A Dynasty of Closed Ranks

Theodore N. Lerner acknowledges applause at the stadium groundbreaking, with, from left, Del. Eleanor Holmes Norton; D.C. Council members Sharon Ambrose (D-Ward 6) and Jack Evans (D-Ward 2); council Chairman Linda W. Cropp; and Mayor Anthony A. Williams.
Theodore N. Lerner acknowledges applause at the stadium groundbreaking, with, from left, Del. Eleanor Holmes Norton; D.C. Council members Sharon Ambrose (D-Ward 6) and Jack Evans (D-Ward 2); council Chairman Linda W. Cropp; and Mayor Anthony A. Williams. (By Bill O'leary -- The Washington Post)

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By Dana Hedgpeth and Alec MacGillis
Washington Post Staff Writers
Monday, October 9, 2006

Theodore N. Lerner and his family have spent their lives in the Washington area, but even those who have worked alongside them say the family retains an aura of mystery and power.

Ed Risse, a planning consultant who worked for Lerner's former attorney, John T. "Til" Hazel Jr., in the 1990s, recalls when Lerner would arrive at Hazel's Fairfax City law office for meetings. With little warning, the limo would pull up, Lerner would get out surrounded by family members and other company executives and they'd all be whisked into the building.

"He had an entourage. It was an event -- the visiting of royalty in a small provincial town," Risse said.

And most of the entourage tends to be family. Lerner's son, Mark, a part-owner of the Washington Capitals, oversees leasing and management and is taking an active hand with the Nationals. Robert K. Tanenbaum, married to Lerner's daughter Marla, oversees project financing. Marla leads the family's charitable foundation. Edward L. Cohen, married to daughter Debra, manages its financial investments.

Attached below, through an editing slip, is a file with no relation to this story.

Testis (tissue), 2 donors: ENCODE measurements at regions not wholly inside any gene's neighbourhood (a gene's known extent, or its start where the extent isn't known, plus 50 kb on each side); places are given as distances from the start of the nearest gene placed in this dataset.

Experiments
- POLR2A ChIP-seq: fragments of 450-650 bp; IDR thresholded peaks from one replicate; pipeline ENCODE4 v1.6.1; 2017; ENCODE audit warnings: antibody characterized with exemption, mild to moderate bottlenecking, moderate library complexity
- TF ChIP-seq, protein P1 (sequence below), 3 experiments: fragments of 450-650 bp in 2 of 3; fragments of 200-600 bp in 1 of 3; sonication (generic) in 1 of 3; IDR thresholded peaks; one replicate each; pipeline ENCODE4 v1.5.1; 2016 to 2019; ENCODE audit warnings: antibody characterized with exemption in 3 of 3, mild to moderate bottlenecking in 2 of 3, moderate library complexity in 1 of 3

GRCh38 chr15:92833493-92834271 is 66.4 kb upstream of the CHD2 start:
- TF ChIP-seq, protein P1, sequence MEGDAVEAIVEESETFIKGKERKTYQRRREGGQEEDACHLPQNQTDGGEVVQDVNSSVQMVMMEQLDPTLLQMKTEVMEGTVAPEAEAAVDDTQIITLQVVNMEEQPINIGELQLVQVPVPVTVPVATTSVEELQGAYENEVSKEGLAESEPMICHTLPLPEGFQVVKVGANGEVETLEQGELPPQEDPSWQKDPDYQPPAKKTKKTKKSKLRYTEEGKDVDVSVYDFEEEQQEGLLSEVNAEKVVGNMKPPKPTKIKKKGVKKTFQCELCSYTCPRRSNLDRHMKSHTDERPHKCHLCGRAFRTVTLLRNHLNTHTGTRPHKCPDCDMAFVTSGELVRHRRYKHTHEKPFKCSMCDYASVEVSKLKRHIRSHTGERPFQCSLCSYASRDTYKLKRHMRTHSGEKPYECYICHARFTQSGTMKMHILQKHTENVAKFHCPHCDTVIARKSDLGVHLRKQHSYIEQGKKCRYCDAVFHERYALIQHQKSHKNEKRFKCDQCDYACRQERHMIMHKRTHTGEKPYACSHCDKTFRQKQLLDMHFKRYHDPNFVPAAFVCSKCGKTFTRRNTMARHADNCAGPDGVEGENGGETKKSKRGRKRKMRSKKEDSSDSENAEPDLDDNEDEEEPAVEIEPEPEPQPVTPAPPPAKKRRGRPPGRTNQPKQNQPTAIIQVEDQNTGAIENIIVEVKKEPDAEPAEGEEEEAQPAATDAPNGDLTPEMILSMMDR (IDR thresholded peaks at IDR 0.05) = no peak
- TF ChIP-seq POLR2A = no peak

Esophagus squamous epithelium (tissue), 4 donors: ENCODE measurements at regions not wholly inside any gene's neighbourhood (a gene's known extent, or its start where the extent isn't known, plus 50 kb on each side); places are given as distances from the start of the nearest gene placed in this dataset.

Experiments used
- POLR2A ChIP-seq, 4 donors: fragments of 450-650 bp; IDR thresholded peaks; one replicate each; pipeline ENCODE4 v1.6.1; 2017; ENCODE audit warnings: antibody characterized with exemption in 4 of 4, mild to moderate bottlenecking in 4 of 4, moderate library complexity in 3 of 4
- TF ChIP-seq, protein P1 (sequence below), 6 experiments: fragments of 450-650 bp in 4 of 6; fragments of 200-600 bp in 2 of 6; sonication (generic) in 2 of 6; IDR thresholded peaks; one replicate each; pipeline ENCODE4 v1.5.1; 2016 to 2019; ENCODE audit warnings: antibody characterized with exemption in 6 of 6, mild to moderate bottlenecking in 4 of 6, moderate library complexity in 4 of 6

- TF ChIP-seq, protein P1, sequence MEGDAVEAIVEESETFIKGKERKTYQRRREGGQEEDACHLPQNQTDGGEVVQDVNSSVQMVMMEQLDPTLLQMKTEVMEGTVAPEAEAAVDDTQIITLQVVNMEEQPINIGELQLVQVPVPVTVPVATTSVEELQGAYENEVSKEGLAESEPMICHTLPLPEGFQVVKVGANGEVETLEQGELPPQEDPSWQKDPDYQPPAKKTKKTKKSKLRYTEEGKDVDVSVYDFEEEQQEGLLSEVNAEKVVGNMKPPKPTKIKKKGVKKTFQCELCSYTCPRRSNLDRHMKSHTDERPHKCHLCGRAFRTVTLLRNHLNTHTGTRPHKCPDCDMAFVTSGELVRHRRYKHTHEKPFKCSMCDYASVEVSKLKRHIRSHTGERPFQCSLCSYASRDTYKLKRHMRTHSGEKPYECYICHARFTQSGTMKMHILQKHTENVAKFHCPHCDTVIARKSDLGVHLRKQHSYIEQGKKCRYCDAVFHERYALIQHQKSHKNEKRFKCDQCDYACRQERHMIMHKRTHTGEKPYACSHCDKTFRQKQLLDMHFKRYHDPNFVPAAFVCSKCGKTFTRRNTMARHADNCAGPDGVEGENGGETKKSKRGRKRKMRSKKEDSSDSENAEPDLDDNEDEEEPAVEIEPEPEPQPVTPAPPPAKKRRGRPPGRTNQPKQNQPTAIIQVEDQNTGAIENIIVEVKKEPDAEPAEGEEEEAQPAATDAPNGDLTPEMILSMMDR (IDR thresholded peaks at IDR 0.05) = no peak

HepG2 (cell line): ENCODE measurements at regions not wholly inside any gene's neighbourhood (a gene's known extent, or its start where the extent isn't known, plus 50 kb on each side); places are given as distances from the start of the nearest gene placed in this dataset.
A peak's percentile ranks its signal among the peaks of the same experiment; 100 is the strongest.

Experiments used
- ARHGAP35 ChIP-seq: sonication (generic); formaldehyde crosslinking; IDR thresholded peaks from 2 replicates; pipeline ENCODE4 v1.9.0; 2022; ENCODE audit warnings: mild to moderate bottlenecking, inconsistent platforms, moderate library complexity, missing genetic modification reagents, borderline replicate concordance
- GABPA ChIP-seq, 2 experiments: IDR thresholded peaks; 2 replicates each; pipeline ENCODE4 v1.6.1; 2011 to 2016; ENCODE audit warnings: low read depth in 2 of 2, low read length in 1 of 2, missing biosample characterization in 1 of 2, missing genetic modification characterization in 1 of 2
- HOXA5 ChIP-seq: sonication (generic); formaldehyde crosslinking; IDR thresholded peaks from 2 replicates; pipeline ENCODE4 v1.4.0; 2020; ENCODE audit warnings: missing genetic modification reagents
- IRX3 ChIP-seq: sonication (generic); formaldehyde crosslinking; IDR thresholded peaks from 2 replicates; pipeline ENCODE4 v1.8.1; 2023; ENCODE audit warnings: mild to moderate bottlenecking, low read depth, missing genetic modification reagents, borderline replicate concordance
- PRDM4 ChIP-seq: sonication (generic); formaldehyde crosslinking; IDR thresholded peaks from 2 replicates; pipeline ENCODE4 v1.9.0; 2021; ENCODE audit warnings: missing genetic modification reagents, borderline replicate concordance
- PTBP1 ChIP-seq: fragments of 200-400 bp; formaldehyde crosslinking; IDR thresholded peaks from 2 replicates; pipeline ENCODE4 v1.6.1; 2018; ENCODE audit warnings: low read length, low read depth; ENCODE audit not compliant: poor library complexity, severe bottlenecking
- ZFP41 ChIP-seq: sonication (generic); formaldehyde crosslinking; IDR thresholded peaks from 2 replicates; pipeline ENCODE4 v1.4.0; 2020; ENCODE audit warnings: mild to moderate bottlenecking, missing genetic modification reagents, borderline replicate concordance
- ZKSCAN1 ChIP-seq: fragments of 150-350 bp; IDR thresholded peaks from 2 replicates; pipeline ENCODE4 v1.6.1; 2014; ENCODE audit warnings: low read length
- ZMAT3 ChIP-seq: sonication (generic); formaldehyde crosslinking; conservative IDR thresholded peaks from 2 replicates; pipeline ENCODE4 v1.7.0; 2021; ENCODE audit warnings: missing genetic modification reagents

At a recent interview, the sons-in-law did most of the talking. Theodore Lerner -- still fit thanks to regular tennis -- looked on impassively and crumpled a slip of paper into a ball. When he spoke, it was in short bursts.

The principals in the company hold monthly meetings for their 400-employee real estate business in Bethesda, as well as regular meetings to discuss the Nationals. The family says decisions are made by consensus. But the patriarch is still considered a first among equals, even as he nears 81 and now splits his time between his office in Bethesda and his second home in Palm Springs, Calif.

"How many stories do you hear about the guy who doesn't give up any power until after the eulogies are said? That's the pattern in most situations," Cohen said. "Here you've got a man who works every day but goes to California and lets his children run everything day to day. He's out in California at his desk waiting for someone to call to seek some wisdom, and he's available to give it to us."

As Lerner tells it, it all started with a $250 loan he got more than 50 years ago from his wife, Annette, whom he met at a dance at Washington's Coolidge High School and married in 1951. The couple still live in the Chevy Chase house where they reared their children, a home assessed at $1.2 million and decorated with the artwork of Annette, an artist and collector.

"I had to make sure her investment was protected, so I had to work very hard," Lerner said.

The son of a clothing salesman who emigrated from Palestine, Lerner was raised in an Orthodox Jewish home on Fifth Street NW. His 1944 Roosevelt High School yearbook shows a shock of curly hair and a crimped smile over this caption: "Quiet Ted has done much to keep Roosevelt a top-rating high school."

After a stint as an Army clerk, Lerner graduated from George Washington University on the GI Bill. On his 21st birthday, his father died, and Lerner started selling homes on weekends to support his mother, sister and brother. He got a law degree from GWU, but his only stint as a lawyer came when he was appointed to represent a parking attendant who drove off with a car. He got the sentence reduced, but the defendant didn't pay up and was never heard from.

"I decided to stick with real estate," Lerner said.


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